Case Study: Mergers Don’t Always Lead To Culture Clashes

781 words - 3 pages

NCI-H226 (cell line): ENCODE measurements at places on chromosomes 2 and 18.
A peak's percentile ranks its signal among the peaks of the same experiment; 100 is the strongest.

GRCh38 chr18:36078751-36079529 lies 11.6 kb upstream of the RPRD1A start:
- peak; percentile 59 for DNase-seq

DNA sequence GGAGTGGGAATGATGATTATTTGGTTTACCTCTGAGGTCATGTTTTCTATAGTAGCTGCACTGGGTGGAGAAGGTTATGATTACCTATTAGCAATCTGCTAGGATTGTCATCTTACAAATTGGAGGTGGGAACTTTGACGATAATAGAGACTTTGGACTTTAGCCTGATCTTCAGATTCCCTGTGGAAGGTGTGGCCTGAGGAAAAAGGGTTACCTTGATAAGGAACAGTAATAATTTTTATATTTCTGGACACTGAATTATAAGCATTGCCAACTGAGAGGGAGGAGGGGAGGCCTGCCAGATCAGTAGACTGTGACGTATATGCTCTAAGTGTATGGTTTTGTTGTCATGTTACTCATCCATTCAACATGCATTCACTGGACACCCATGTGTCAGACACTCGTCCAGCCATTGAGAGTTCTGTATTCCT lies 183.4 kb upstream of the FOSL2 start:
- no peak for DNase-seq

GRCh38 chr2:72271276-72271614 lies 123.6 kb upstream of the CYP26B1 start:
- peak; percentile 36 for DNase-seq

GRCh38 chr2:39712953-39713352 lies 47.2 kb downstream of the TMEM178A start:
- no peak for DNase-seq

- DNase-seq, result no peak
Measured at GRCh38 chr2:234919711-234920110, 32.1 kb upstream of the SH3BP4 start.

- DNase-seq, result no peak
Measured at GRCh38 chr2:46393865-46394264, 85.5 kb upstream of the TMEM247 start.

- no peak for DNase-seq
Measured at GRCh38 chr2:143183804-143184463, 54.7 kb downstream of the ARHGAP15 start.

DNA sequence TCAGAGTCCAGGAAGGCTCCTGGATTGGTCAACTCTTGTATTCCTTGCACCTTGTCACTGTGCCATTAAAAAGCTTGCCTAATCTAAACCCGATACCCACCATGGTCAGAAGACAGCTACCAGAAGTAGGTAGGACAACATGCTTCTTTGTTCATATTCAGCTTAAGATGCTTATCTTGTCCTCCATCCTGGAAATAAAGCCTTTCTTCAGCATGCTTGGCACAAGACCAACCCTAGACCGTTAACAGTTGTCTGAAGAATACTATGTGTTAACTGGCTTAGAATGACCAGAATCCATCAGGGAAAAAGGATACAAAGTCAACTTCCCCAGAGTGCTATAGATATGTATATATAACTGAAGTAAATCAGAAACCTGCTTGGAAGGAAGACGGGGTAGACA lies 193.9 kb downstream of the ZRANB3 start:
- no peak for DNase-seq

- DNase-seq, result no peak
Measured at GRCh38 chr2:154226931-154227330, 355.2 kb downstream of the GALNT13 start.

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Mergers Don't Always Lead To Culture ClashesDale A. MillerUniversity of PhoenixCJA/473September 24, 2010Gary VernonIntroductionA case study is a form of qualitative explanatory research that is used to look at individuals, a small group of participants, or a group as a whole. Research on case studies allows people to understand complex issues that can extend experience and add strength to previous research. Case studies articulate detailed analysis of a minimal number of events and their affairs. This paper will look at the case study entitled "Mergers Don't Always Lead To Culture Clashes". This paper will answer 4 questions in regards to the case study giving adequate feedback about the questions being asked.In what ways were the cultures of Bank of America and MBNA incompatible?The cultures of Bank of America and MBNA were incompatible because MBNA's culture was characterized by a free-wheeling, entrepreneurial spirit that was also quite secretive. MBNA employees also were accustomed to the high life. Their corporate headquarters in Wilmington, Delaware, could be described as lavish, and employees throughout the company enjoyed high salaries and generous perks from the private golf course at its headquarters, to its fleet of corporate jets and private yachts. Bank of America, in contrast, grew by thrift. It was a low cost, no-nonsense operation.Unlike MBNA, it believed that size and smarts were more important than speed. The cultures of both companies were so different that they became incompatible. However, to everyone's surprise the merger worked. This was done by Bank of America's respect for MBNA's culture.Why do you think their cultures appeared to mesh rather than clash?Both Bank of America and MBNA appeared to mesh because executives of both companies began by comparing thousands of practices covering everything from hiring to call-center operations. Because of this, both cultures co adapted. MBNA's dress code was much more formal than Bank of America's business casual approach. In the end, a hybrid code was adopted, where business suits were expected in the credit card division's corporate offices and in front of clients, but business causal was the norm otherwise.Do you think culture is important to the success of a merger/acquisition? Why or why not?This author believes that culture is important to the success of a merger/acquisition because with culture, the two companies or organizations...

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